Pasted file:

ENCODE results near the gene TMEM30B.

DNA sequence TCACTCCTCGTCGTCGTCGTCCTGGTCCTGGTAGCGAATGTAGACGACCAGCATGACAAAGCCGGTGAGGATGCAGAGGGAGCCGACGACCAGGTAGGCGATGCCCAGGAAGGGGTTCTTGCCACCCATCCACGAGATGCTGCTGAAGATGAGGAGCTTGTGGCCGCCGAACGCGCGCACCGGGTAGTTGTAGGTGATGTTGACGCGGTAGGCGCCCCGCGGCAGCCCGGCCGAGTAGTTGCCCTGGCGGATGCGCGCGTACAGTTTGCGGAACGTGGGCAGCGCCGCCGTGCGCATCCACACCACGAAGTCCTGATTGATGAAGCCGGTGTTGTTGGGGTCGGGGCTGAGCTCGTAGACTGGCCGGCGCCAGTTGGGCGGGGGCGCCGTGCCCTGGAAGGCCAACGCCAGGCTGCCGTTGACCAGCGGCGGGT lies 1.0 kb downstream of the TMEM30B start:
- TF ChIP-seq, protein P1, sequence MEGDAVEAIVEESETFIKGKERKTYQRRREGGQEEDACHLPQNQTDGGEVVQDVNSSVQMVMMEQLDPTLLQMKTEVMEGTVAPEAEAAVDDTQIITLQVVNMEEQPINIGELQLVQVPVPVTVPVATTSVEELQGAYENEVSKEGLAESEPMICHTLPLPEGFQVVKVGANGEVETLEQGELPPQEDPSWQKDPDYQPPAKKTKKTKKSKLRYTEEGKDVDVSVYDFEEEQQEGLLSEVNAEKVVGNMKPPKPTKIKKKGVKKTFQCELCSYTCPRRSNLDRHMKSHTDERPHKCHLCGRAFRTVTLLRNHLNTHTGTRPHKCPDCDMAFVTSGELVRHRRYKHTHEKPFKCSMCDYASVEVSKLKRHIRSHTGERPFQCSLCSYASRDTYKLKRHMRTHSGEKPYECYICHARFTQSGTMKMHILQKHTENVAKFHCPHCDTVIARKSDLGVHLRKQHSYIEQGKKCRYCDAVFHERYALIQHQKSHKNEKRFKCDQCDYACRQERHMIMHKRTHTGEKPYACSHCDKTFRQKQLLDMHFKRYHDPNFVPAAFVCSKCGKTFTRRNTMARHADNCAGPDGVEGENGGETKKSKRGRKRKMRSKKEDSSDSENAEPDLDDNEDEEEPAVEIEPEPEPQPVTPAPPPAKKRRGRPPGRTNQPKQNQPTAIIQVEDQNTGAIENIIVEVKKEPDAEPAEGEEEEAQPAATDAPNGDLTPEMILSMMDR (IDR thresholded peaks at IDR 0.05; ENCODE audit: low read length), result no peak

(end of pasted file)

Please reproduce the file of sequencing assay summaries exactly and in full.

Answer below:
ENCODE results near the gene TMEM30B.

DNA sequence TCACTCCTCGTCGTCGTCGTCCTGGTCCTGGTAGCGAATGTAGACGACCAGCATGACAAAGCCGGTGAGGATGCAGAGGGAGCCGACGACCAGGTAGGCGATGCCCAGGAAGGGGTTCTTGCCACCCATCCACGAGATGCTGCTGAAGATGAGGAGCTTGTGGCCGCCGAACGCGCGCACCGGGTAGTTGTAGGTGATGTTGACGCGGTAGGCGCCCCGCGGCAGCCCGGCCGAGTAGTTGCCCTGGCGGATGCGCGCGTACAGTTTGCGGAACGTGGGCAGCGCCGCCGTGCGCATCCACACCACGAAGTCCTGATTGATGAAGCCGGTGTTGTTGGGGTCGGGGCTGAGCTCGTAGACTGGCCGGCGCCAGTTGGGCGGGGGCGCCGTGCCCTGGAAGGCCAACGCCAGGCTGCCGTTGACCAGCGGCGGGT lies 1.0 kb downstream of the TMEM30B start:
- TF ChIP-seq, protein P1, sequence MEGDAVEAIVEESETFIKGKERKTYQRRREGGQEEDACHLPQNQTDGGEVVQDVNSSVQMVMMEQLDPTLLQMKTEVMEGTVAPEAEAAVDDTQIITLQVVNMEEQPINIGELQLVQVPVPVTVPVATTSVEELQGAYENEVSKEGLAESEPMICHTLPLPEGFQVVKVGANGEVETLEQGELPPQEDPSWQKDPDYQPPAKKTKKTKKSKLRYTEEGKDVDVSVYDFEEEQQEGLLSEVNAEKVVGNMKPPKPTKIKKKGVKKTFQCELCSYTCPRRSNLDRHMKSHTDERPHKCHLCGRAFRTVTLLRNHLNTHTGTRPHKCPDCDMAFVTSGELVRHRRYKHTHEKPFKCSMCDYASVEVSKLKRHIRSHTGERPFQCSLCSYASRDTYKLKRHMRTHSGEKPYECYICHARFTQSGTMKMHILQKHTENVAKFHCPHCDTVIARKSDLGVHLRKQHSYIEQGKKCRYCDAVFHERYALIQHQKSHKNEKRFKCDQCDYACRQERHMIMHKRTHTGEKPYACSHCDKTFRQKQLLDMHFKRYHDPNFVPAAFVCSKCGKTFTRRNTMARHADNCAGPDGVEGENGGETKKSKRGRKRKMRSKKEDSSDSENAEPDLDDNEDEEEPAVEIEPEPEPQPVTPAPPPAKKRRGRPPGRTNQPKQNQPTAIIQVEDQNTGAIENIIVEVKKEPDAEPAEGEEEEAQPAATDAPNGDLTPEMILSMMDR (IDR thresholded peaks at IDR 0.05; ENCODE audit: low read length), result no peak